Long before the accusations of Harvey Weinstein’s vile behavior towards women, the re-invigoration of the thriving #metoo battle cry, or the surfacing allegations against Kevin Spacey and other Hollywood elites, Lady Gaga targeted the toxicity underpinning the core of mainstream media in her Netflix documentary, Five Foot Two.
I have always respected Lady Gaga for her vulnerability and gritty, graceful human-ness that bolsters so much of her public persona. There is a particularly candid moment in Five Foot Two where Gaga’s poetic intolerance of the predators and power abusers of the industry foreshadowed the news cycle of today:
“When producers…start to act like ‘you’re nothing without me,’ for women especially—those men have so much power that they can have women in a way that no other men can,” she says. “Whatever they want… the cocaine, the money, the hottest girls you’ve ever seen,” Lady Gaga explains.
“And then I walk in the room, and it’s like, eight times out of ten, I’m put in that category and they expect from me what those girls have to offer when… that’s not why I’m here.”
Lady Gaga goes on to elaborate about times she has been forced into an unwelcome situation pertaining to her music or persona, saying she has made a point to put a spin on those situations to make her feel in control. She explains, “I’m going to do it while… reminding you of what fame did to Marilyn Monroe, the original Norma Jean, and what it did to Anna Nicole Smith.”
In that moment, Lady Gaga was highlighting a destructive root of behavior at the core of mainstream media: an abusive dominance over women.
And it made me pause, not only as a woman, but as a human, forcing me to take note of the severity of what she was saying. She wasn’t just complaining that producers were suffocating her creative genius, asking her to be someone she wasn’t. No, her statement carried more weight than that.
There was pain in her unguarded comment; there was a prelude to what is surfacing now in droves—the reality that women (and adolescents) are often treated as commodities of pleasure and wealth by an industry’s slew of demi-gods. Commodities that, to them, aren’t meant to have a say, but instead willingly give the deepest parts of their innocence and sense of self to someone else’s broken, predatory, and wealth-seeking dominance.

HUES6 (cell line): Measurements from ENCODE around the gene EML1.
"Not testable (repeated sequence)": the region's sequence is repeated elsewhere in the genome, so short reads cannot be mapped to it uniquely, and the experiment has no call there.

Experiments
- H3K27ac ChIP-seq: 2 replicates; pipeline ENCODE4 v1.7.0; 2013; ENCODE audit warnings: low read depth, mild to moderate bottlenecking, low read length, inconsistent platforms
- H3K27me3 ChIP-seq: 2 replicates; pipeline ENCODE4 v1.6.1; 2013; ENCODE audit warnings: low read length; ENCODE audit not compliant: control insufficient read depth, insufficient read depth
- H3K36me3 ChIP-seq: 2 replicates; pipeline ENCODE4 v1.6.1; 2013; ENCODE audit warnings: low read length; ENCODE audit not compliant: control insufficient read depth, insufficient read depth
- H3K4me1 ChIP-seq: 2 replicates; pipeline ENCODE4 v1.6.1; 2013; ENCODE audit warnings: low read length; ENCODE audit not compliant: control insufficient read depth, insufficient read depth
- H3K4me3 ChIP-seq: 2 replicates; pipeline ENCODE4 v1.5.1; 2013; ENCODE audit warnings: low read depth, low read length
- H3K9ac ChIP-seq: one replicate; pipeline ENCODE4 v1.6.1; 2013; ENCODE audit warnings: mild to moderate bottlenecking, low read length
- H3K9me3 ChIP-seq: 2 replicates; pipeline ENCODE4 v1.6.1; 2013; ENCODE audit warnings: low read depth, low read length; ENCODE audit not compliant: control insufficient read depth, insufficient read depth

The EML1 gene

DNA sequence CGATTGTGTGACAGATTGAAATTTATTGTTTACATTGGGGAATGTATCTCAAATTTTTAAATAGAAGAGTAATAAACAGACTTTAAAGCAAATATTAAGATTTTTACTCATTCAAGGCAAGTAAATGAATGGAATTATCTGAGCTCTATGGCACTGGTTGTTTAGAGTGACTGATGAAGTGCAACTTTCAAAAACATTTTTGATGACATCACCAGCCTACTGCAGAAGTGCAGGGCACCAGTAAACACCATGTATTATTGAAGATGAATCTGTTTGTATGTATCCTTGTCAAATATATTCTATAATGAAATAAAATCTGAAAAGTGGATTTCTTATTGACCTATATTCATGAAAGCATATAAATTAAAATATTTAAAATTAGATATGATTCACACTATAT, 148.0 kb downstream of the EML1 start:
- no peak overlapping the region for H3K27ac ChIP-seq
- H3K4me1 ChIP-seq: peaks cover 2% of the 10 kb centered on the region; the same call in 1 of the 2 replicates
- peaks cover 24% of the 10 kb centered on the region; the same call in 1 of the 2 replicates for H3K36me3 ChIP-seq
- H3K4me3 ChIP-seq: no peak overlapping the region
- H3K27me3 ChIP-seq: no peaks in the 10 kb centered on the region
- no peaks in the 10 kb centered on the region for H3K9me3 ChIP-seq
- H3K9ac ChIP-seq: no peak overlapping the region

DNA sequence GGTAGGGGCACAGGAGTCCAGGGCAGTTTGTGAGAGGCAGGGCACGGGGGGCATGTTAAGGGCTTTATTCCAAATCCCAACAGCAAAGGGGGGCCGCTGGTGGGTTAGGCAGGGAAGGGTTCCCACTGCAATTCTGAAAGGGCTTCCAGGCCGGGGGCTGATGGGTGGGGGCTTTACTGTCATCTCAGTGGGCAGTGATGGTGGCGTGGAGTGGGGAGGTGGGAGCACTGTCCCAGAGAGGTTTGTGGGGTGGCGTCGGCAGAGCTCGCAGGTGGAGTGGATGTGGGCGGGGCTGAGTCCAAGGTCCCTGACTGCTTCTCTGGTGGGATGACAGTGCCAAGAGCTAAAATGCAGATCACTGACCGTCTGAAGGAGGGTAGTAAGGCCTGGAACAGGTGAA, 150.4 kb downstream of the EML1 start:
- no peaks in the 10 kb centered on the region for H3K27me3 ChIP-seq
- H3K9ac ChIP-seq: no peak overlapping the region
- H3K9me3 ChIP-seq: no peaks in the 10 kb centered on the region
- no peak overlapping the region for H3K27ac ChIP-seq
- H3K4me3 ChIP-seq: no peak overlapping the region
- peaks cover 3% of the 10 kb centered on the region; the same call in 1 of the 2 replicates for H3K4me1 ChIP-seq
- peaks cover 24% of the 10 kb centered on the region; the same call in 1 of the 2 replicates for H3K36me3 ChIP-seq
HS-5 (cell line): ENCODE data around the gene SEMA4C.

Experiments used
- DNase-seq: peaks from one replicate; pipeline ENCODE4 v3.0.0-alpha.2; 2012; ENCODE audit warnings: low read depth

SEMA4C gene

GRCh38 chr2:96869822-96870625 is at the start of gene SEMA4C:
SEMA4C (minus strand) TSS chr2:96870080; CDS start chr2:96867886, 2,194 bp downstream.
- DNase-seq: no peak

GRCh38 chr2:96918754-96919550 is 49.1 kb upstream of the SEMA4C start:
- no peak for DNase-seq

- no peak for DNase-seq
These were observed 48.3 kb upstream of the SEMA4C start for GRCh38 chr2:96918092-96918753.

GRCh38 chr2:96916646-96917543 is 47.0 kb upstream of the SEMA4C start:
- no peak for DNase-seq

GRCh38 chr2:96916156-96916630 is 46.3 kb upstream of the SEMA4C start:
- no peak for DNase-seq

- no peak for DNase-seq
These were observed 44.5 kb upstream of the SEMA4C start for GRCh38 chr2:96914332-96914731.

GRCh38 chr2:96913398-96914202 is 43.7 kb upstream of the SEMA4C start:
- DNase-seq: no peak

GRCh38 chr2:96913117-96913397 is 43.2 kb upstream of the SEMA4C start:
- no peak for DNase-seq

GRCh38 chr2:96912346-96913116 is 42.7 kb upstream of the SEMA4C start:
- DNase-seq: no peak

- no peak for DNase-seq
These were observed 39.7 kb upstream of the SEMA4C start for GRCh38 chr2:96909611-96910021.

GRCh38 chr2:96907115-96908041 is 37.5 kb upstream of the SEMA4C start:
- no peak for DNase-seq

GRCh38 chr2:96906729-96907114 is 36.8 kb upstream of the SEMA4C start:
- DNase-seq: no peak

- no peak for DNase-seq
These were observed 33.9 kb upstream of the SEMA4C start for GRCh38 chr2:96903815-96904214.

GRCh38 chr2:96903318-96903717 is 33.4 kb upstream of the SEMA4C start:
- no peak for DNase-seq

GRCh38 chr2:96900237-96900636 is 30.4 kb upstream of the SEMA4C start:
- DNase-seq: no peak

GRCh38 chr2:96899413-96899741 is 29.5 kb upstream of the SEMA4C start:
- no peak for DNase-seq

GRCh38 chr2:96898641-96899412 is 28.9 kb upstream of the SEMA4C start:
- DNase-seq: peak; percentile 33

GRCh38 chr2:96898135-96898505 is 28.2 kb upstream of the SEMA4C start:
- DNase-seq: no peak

As the current Hollywood news cycle goes from bad to worse, I can’t help but be encouraged by the wave of accusations breaking forth. It means that the levy of secrecy has broken: there is no more hiding this destructive behavior in a dark corner of obscurity that ruthlessly claims victims.
This, in turn, means that a voice has been given to the voiceless, and a predatory behavior protected in secrecy by so many for so long can no longer be aided and abetted.
I can’t help it if Gaga’s statement resurfaces in my mind, causing me to re-experience the pain in her voice as she said, “…reminding you of what fame did to Marilyn Monroe, the original Norma Jean….” As I meditate on that statement, I wonder what stories Monroe would tell today in the wave of media surrounding the sexual and power abuse by some of Hollywood’s elite. As a woman who fought the unbalanced gender bias in Hollywood (Marilyn was only the second woman to head her own production company, proving herself a formidable producer), would she lend her voice of pain, helping us all to see a bit more clearly the price some in the industry have been forced to pay?
I hope she would, but to Lady Gaga’s point, perhaps she already has—a tumultuous life, riddled with pain but full of drive, is the legacy that still speaks to us today. That is, after all, “what fame did to Marilyn Monroe.” Fame took an intelligent and savvy woman; gifted her with enduring talent; played on her dreams, ambitions, and brokenness; and limited her to the role of a pin-up sex pot, attempting to strip her of self-empowerment and self-love.
But, the truth is, “what fame did to Marilyn Monroe” didn’t stop with Marilyn. The cycle of innocent dreams and raw talent met with crude destructive power has continued since then. But now, the light is shining and the surfacing reality of our beloved Tinseltown, as disenchanting and depressing as it might be, forces us all to ponder the effects “fame” actually has on the Marilyn Monroes of not just Hollywood, but society as a whole.
LightWorkers’ mission is to create engaging, uplifting and inspirational content that breaks through the clutter, building a community of sharing and igniting a movement in the real world that motivates people to celebrate and share the good all around them.